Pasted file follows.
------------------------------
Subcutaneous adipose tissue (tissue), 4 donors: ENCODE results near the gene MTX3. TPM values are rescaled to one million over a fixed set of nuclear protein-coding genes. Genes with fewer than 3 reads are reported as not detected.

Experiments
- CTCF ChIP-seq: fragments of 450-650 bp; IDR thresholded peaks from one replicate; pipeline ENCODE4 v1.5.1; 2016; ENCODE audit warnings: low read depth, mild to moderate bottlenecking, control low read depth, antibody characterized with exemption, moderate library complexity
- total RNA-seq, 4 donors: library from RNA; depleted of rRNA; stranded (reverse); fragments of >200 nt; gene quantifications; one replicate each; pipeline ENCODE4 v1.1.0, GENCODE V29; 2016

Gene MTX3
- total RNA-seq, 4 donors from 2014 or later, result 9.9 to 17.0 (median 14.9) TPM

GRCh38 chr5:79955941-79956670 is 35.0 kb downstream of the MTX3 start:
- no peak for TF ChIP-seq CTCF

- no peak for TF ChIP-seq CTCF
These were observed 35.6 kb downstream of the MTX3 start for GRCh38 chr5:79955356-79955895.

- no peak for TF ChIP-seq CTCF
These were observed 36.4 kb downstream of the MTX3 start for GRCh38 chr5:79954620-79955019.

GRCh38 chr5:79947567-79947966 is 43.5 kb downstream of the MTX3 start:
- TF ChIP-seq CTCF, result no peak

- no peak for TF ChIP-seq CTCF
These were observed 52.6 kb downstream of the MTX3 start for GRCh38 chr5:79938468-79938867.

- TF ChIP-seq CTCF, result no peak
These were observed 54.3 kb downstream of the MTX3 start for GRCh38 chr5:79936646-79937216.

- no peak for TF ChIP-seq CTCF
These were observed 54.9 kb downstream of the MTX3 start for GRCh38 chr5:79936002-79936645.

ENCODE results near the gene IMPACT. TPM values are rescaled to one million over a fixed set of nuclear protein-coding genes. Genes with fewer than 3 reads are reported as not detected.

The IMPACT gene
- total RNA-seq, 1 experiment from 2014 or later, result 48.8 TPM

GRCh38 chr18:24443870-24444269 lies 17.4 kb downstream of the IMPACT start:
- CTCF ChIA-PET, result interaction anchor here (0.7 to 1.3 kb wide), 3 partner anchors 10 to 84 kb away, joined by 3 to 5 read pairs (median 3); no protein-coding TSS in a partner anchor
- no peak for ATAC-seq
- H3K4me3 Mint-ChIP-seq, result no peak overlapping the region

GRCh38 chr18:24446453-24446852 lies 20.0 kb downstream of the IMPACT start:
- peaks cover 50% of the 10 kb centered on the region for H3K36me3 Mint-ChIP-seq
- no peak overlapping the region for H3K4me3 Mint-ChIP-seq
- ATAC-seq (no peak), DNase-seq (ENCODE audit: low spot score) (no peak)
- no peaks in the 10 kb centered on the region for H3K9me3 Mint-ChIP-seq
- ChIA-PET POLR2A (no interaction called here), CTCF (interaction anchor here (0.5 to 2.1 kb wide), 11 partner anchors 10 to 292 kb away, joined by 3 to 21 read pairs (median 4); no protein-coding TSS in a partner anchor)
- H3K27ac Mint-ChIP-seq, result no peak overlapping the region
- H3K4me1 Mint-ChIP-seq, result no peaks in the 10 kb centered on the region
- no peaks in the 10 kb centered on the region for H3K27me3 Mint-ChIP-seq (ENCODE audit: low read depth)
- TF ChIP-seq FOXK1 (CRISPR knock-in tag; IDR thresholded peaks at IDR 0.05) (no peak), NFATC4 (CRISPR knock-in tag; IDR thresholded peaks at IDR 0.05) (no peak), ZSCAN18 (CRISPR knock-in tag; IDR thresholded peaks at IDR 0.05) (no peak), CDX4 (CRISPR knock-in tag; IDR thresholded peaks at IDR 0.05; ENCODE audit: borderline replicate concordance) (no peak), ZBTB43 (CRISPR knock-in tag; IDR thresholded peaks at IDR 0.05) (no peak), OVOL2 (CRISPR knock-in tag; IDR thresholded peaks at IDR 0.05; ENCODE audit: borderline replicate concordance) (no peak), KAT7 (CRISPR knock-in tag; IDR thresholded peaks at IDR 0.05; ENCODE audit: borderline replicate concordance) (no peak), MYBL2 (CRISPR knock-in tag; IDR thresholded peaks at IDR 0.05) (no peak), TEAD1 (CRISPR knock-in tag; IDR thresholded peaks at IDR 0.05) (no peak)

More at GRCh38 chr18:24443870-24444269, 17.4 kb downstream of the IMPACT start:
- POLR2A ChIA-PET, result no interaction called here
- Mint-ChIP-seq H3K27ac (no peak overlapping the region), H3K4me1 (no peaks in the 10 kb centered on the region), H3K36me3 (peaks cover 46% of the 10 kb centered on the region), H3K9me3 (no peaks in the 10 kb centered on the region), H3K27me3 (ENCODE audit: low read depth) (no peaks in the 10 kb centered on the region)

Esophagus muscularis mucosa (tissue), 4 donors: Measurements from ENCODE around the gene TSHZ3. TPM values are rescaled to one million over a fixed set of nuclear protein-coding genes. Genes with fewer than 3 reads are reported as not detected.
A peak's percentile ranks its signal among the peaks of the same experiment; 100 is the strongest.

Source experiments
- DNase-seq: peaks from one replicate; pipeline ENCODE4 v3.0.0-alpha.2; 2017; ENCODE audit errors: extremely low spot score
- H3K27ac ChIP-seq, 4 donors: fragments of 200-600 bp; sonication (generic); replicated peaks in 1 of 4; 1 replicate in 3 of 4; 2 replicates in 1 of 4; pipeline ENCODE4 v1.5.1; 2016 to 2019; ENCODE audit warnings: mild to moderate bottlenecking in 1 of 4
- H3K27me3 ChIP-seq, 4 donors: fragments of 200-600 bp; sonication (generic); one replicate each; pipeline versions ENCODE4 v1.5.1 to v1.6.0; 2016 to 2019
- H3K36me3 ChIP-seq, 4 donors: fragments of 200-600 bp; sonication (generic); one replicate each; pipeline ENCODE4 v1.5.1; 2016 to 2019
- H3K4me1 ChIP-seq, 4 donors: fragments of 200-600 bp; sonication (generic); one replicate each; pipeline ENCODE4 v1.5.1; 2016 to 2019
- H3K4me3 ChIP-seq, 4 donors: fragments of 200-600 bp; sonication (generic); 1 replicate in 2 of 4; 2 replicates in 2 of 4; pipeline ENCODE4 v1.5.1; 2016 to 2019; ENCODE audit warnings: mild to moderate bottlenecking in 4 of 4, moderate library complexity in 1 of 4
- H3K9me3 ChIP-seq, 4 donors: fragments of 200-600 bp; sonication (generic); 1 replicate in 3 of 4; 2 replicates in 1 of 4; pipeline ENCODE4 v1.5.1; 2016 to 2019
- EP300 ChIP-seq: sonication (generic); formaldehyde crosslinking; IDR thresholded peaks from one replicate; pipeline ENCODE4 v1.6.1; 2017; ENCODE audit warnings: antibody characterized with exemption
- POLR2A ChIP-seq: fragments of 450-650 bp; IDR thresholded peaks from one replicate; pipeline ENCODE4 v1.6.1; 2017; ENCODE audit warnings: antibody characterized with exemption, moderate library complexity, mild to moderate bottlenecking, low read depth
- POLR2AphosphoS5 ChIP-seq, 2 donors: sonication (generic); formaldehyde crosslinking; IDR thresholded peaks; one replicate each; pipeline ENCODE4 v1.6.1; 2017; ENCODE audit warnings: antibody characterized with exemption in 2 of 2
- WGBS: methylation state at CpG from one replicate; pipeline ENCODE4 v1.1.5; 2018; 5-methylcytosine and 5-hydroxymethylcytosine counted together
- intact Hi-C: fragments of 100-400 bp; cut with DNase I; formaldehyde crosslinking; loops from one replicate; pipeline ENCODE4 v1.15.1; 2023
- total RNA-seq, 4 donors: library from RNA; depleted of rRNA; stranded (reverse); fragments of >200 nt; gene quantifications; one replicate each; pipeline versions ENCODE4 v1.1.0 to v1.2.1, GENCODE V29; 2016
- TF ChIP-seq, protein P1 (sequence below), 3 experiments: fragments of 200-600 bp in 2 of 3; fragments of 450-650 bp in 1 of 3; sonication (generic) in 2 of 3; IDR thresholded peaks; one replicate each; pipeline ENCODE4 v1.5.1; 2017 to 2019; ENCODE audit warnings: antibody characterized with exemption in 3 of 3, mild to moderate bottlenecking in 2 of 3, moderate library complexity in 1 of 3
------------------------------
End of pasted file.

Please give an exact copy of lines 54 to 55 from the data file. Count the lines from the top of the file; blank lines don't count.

- WGBS: methylation state at CpG from one replicate; pipeline ENCODE4 v1.1.5; 2018; 5-methylcytosine and 5-hydroxymethylcytosine counted together
- intact Hi-C: fragments of 100-400 bp; cut with DNase I; formaldehyde crosslinking; loops from one replicate; pipeline ENCODE4 v1.15.1; 2023